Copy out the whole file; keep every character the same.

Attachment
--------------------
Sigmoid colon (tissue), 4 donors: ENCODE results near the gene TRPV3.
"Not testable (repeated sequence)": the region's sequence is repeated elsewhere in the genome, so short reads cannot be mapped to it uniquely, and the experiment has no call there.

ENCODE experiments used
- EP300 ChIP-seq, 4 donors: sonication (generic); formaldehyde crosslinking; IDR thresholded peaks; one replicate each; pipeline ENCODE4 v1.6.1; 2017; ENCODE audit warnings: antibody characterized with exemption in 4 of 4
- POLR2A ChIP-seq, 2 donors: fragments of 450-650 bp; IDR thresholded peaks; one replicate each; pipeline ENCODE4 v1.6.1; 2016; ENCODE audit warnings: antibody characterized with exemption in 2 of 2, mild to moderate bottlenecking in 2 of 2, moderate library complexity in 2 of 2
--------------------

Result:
Sigmoid colon (tissue), 4 donors: ENCODE results near the gene TRPV3.
"Not testable (repeated sequence)": the region's sequence is repeated elsewhere in the genome, so short reads cannot be mapped to it uniquely, and the experiment has no call there.

ENCODE experiments used
- EP300 ChIP-seq, 4 donors: sonication (generic); formaldehyde crosslinking; IDR thresholded peaks; one replicate each; pipeline ENCODE4 v1.6.1; 2017; ENCODE audit warnings: antibody characterized with exemption in 4 of 4
- POLR2A ChIP-seq, 2 donors: fragments of 450-650 bp; IDR thresholded peaks; one replicate each; pipeline ENCODE4 v1.6.1; 2016; ENCODE audit warnings: antibody characterized with exemption in 2 of 2, mild to moderate bottlenecking in 2 of 2, moderate library complexity in 2 of 2